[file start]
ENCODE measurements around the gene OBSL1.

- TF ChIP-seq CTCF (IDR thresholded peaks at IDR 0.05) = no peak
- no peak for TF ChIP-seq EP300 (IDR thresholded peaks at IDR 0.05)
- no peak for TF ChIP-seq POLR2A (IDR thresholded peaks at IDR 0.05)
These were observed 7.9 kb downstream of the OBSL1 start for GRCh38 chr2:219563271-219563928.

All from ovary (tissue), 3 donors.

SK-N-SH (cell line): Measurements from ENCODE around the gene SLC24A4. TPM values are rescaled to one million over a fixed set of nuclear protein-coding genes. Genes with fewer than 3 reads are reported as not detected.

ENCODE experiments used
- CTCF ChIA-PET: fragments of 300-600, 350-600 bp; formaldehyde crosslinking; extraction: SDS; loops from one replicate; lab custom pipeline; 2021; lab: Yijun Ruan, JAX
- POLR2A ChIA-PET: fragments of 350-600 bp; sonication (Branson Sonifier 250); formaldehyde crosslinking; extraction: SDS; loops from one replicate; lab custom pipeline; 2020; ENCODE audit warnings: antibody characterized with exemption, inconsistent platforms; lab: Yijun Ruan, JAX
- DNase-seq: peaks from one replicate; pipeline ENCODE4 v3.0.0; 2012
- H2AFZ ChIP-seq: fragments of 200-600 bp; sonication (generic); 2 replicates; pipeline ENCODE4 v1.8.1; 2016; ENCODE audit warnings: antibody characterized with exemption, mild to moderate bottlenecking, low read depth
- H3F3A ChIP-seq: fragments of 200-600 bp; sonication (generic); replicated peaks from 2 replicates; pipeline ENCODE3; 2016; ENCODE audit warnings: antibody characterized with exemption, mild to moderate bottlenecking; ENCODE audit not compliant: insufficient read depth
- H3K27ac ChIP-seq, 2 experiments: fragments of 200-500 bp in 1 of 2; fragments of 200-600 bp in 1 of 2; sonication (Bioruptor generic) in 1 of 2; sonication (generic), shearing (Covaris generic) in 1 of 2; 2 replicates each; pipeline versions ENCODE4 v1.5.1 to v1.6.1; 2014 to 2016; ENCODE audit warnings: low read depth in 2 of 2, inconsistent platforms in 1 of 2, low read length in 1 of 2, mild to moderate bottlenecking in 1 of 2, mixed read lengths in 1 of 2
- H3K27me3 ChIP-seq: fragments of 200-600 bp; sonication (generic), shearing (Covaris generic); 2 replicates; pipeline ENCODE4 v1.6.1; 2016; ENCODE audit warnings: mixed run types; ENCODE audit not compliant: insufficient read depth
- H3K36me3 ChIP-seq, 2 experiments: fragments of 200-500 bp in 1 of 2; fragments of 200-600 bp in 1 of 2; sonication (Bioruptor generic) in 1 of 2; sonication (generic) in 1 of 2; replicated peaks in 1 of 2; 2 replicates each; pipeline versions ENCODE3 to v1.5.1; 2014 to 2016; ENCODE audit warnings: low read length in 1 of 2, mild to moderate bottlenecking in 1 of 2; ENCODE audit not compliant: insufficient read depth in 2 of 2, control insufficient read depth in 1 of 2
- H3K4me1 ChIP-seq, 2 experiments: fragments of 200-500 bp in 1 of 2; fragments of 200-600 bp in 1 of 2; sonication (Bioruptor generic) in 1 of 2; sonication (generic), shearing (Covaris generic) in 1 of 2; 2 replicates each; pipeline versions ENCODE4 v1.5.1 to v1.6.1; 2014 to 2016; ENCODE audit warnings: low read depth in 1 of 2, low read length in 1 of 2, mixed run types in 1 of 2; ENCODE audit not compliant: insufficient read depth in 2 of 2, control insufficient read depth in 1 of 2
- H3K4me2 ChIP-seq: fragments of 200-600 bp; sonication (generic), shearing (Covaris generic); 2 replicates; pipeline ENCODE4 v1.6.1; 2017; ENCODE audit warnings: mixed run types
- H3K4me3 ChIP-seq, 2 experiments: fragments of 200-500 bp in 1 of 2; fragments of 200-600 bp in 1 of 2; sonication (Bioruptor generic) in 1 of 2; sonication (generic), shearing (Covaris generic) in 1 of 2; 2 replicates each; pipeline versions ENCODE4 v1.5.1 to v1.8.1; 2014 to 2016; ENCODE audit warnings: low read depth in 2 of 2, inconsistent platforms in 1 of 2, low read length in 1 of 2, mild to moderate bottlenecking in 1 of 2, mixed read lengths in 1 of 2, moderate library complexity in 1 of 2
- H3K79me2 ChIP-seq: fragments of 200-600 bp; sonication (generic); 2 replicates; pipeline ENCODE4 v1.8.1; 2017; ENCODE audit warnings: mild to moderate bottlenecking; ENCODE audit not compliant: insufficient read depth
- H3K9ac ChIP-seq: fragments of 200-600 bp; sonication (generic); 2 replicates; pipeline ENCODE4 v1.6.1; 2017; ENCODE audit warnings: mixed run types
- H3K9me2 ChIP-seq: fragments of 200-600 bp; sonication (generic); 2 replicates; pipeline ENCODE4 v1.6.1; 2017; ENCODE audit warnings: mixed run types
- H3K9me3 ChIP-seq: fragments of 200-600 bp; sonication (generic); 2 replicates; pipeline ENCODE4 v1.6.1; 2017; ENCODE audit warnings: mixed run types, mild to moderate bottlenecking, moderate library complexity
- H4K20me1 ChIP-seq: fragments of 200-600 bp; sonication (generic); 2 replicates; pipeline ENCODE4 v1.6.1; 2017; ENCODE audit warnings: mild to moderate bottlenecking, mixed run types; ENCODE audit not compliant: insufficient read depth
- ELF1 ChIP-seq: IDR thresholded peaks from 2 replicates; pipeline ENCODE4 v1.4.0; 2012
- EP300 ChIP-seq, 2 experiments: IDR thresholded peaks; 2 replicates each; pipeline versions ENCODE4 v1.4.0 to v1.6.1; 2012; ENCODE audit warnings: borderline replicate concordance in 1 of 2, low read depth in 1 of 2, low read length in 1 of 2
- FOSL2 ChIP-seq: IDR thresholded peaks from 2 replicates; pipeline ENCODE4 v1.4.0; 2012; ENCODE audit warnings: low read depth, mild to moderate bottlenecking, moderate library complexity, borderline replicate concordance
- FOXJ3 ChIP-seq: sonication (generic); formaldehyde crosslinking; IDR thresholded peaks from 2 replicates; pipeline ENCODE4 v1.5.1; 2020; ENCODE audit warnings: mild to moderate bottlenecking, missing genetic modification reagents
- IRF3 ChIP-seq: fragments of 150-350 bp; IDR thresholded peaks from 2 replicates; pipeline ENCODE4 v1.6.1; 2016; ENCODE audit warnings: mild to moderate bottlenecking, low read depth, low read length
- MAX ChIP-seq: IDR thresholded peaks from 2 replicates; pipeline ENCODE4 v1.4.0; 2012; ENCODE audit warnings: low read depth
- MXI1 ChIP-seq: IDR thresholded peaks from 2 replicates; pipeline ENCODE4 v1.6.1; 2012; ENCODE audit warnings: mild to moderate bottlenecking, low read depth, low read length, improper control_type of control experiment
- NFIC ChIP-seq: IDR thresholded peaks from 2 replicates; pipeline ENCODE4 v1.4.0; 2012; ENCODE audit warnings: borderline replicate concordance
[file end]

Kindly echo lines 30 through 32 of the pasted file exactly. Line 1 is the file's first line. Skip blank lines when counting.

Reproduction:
- MAX ChIP-seq: IDR thresholded peaks from 2 replicates; pipeline ENCODE4 v1.4.0; 2012; ENCODE audit warnings: low read depth
- MXI1 ChIP-seq: IDR thresholded peaks from 2 replicates; pipeline ENCODE4 v1.6.1; 2012; ENCODE audit warnings: mild to moderate bottlenecking, low read depth, low read length, improper control_type of control experiment
- NFIC ChIP-seq: IDR thresholded peaks from 2 replicates; pipeline ENCODE4 v1.4.0; 2012; ENCODE audit warnings: borderline replicate concordance